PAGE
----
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Early Islamic World

Important Cities

Painting of the city of Mecca in 1897
Mecca in 1897 by Hubert Sattler
History for Kids >> Early Islamic World

The early Islamic Empire was one of the largest empires in the history of the world. As the empire grew, large cities emerged as centers for trade and government. Some of these cities held religious importance including Mecca and Medina. Other cities served as capital cities for the government (called the Caliphate) that ruled the empire.

Mecca (Saudi Arabia)

The most important city in the Islamic religion is Mecca. Mecca is where Muhammad was born and where he founded the religion of Islam. The city is still the most important city in Islam today. When Muslims pray each day they pray toward the city of Mecca. Also, each Muslim, if able, is required to make a pilgrimage (called the Hajj) to Mecca at least once in their life.

Medina (Saudi Arabia)

When Muhammad left Mecca, he traveled to Medina. Throughout Muhammad's life and the reign of the First Four Caliphs, Medina served as the capital of the growing Islamic Empire. Today, Medina is considered the second holiest Muslim city after Mecca and is the home of Muhammad's tomb.

Panoramic view of Masjeed Al Nabawee at sunset
Mosque in Medina by Ahmed Medineli

Damascus (Syria)

The Islamic Empire took control of Damascus in 634 CE. It was the first major city of the Byzantine Empire (Eastern Roman Empire) to fall to the Arabs. In 661 CE, Damascus became the capital of the Islamic Empire under the rule of the Umayyad Caliphate (661-750 CE). For nearly 100 years, it was the political center of the Islamic Empire.

Baghdad (Iraq)

When the Abbasid Caliphate took control of the Islamic Empire in 750 CE, they decided they wanted a new capital city. They founded the city of Baghdad in 762 CE and made it the new capital. For most of the next 500 years, Baghdad was the center of political power in the Middle East. Its location was chosen because it was located in the center of Mesopotamia on the Tigris River.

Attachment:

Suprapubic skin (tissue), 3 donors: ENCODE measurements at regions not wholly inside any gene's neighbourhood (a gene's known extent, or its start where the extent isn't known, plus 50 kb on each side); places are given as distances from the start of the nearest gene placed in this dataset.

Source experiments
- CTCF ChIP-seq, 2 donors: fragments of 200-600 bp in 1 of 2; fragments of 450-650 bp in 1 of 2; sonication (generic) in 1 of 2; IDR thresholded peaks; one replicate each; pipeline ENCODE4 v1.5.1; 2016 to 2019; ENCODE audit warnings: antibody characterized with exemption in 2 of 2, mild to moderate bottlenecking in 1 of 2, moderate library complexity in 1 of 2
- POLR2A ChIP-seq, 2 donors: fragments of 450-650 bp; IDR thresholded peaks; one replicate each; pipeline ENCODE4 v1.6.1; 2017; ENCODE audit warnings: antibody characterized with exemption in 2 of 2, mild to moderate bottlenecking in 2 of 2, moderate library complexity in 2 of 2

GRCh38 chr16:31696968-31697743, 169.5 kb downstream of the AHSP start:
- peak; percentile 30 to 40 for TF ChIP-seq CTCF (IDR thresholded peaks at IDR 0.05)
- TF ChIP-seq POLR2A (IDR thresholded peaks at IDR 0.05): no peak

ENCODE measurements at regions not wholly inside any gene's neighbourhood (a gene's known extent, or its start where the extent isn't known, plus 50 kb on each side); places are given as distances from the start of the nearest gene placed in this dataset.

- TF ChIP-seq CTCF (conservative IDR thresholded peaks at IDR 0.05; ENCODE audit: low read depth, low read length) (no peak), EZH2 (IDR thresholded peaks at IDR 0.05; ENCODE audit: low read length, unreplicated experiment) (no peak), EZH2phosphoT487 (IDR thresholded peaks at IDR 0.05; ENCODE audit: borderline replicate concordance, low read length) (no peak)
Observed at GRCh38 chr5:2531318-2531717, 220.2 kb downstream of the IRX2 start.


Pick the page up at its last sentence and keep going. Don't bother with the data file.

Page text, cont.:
Cairo (Egypt)

In 1258, the Mongols arrived at Baghdad and sacked the city. Much of the city was destroyed. The Abbasid Caliphate re-established its position as the religious leader of the Muslim world in Cairo, Egypt. However, the real political power was held by the Mamluk Sultanate of Cairo. For the next several hundred years, Cairo became the center of the Muslim world.

Constantinople (Istanbul, Turkey)

Constantinople was conquered by the Ottoman Empire in 1453. When the Ottoman Empire captured the city of Cairo in 1517, they assumed the role of the Islamic Caliphate. Constantinople was one of the largest cities in the world and a major trade center.

Arches inside the Mosque of Cordoba
Mosque of Cordoba by Wolfgang Lettko
Cordoba (Spain)

Cordoba was the center of Islamic rule in the Iberian Peninsula (Spain and Portugal). At first it was part of the Umayyad Caliphate, but it broke away when the Abbasids took control. Cordoba became the major city (and sometimes capital) of the Islamic presence in Spain (called Al-Andalus). For a period of time, the Umayyads rose to power and claimed the Caliphate of Cordoba.

Interesting Facts about Major Cities During the Early Islamic Empire
Activities More on the Early Islamic World:

Timeline and Events
Timeline of the Islamic Empire
First Four Caliphs
Umayyad Caliphate
Abbasid Caliphate
Ottoman Empire

Scholars and Scientists
Ibn Battuta
Suleiman the Magnificent
Daily Life
Trade and Commerce
Science and Technology
Calendar and Festivals

Islamic Spain
Islam in North Africa
Important Cities
Glossary and Terms

Works Cited

History for Kids >> Early Islamic World

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